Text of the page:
If you can’t go through the door, go through the window
Alt Art Space, Istanbul
January 18 – March 26, 2016
Alt art space presents If you can’t go through the door, go through the window, an exhibition that celebrates ingenuity, and the complex ways individuals negotiate the established order in order to participate in society. Featuring works by Aykan Safoğlu, Hasan Özgür Top, and Hera Büyüktaşçıyan, If you can’t go through the door, go through the window will be on view for Alt‘s inaugural season, which is dedicated to examining issues of authorship in art.
In the two-channel video installation Untitled (Gülşen & Hüseyin), 2015, Aykan Safoğlu traces the life story of his uncle Hüseyin, who immigrated to Germany to join the growing workforce of Turkish workers there in the early 1960s. On one screen, Safoğlu is seen directing his friend Gülşen Aktaş to pose as his uncle, in a recreation of an early photograph. Gülşen, who lives in Berlin, is prompted by the artist to participate in an exercise designed to elicit empathy for the character she is playing. The Turkish-born artist, who also lives in Germany, is looking for insight. The second screen tells of the ups and downs of Hüseyin’s life as a cleaning person, in the form of scrawled statements and drawings on a bathroom wall. The intimacy of the juxtaposed storytelling modes relates to Safoğlu’s own search for alternative modes of survival to meet the challenges of maintaining his identity in the face of dislocation and sexual bias.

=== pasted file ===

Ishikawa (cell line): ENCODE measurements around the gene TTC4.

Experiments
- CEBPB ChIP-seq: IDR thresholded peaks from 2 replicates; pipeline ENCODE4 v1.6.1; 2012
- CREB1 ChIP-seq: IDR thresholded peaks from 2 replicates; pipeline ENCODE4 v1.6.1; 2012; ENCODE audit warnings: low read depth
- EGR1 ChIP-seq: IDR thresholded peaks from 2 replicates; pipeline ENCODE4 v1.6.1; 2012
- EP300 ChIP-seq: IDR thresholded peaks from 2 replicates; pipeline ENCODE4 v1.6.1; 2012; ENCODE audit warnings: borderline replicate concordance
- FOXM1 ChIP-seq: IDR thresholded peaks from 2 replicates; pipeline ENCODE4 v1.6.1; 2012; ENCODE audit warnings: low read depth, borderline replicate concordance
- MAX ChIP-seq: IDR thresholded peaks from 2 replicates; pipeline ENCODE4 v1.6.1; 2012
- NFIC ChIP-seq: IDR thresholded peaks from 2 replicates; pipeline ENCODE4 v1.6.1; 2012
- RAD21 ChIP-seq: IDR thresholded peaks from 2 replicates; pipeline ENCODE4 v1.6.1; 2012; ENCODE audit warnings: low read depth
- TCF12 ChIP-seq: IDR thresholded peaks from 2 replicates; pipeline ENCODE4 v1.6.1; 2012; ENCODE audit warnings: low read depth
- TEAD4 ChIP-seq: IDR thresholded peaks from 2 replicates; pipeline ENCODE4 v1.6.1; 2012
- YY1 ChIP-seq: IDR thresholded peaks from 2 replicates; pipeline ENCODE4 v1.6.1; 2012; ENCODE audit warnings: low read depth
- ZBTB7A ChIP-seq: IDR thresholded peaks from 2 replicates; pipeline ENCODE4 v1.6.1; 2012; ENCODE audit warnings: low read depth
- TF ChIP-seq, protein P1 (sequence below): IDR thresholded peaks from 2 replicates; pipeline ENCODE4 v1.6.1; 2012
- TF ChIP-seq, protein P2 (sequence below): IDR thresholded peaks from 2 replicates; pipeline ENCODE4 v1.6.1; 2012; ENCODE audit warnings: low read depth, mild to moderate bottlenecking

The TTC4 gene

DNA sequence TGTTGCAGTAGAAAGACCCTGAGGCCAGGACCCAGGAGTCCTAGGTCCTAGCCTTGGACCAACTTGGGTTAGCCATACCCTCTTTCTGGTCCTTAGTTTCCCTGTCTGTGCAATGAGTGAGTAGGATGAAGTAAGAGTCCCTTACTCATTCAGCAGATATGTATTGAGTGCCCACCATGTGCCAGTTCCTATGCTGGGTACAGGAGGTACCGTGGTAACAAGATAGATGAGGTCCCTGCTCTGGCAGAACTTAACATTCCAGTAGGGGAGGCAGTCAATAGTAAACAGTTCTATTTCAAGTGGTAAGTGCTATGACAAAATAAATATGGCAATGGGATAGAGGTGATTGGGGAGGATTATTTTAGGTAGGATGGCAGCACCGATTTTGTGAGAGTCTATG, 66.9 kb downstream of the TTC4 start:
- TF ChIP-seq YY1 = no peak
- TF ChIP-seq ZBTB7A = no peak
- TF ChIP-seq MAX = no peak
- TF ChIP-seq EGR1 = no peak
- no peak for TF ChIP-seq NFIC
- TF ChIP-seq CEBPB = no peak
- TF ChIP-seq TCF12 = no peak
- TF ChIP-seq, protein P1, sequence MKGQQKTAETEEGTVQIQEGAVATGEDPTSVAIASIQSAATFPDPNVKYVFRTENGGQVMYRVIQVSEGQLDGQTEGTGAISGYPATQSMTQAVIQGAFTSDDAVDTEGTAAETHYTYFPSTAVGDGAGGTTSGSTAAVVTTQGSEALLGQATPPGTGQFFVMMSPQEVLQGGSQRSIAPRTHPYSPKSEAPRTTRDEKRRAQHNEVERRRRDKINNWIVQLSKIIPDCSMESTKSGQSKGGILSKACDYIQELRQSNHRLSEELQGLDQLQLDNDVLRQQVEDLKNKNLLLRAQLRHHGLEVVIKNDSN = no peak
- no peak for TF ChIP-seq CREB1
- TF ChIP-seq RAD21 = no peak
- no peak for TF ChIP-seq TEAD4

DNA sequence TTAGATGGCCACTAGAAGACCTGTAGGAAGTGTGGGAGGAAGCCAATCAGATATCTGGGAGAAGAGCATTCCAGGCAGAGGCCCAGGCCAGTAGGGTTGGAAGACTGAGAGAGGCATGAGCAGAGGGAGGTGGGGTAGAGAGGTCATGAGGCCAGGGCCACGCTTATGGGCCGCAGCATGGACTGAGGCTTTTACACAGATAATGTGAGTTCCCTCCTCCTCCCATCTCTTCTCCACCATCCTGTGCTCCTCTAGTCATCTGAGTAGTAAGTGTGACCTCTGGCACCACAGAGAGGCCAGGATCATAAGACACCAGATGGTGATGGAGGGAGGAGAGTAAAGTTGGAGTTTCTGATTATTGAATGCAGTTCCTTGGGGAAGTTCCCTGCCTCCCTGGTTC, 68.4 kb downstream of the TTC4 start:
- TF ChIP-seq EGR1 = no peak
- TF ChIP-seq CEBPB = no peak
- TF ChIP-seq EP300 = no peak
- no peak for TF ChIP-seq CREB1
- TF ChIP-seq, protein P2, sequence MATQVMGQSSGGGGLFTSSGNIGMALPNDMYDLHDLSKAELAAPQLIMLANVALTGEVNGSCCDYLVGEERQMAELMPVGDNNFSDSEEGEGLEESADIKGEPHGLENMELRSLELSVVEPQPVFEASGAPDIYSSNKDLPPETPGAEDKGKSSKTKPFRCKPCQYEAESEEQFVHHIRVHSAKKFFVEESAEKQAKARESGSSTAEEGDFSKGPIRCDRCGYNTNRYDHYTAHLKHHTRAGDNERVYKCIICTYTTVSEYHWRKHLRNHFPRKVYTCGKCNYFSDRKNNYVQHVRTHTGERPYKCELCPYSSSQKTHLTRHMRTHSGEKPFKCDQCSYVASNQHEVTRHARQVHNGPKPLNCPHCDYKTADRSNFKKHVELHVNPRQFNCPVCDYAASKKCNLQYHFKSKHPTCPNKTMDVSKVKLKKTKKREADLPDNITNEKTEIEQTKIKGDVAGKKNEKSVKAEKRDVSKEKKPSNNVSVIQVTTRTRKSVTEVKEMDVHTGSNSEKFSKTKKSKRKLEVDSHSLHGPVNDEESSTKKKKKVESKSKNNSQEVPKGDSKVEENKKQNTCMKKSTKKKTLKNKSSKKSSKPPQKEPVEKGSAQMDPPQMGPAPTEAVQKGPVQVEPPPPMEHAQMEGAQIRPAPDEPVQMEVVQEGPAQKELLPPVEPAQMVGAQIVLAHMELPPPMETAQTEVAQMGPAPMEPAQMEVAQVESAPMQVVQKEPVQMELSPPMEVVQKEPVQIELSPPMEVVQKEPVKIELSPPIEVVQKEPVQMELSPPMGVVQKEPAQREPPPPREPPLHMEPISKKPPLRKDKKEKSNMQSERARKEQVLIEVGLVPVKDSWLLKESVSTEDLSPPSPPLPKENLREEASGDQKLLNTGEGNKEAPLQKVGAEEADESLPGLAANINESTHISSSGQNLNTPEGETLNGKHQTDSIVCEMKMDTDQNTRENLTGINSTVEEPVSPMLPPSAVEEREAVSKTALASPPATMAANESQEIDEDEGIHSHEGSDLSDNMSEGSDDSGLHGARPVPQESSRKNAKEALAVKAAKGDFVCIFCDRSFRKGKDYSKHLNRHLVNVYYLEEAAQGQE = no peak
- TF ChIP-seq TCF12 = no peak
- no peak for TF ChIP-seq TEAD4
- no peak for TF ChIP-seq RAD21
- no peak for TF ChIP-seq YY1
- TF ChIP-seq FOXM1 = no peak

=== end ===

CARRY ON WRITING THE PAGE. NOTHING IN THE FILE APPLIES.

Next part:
Hasan Özgür Top’s installation A Gift from the Middle East, 2013, is composed of ceramic tiles patterned in the style of Islamic chinaware, but picturing violent images of the Syrian civil war. Top has repurposed disturbing images from Youtube—in particular, of the destruction of the Great Mosque of Aleppo—in a way that is intended to bring sensitivity to the subject, and to reverse the “numbness” of oversaturation. A Gift from the Middle East is part of a larger project by the artist: his proposed restoration of the Aleppo Mosque using these memorial tiles as a gesture of rebuilding that also acknowledges wounds that may never heal.
In Hera Büyüktaşçıyan’s sculptural intervention When things find their own cleft, 2016, red bricks spill out from a break in the white-cube exhibition space, evidencing the historical materials of the former factory building. The work is a fluid resurfacing of hidden histories—urban, social, individual, and political—resisting oppression simply in continuing to exist. It offers a metaphor for finding solutions, taking its name from the Turkish proverb “Water found its cleft,” which refers to how water flows under, over, and around obstacles on its way to the sea. When things find their own cleft reminds us that we too are living through renovations, and that being present is a resourceful response to the hurdles of contemporary culture.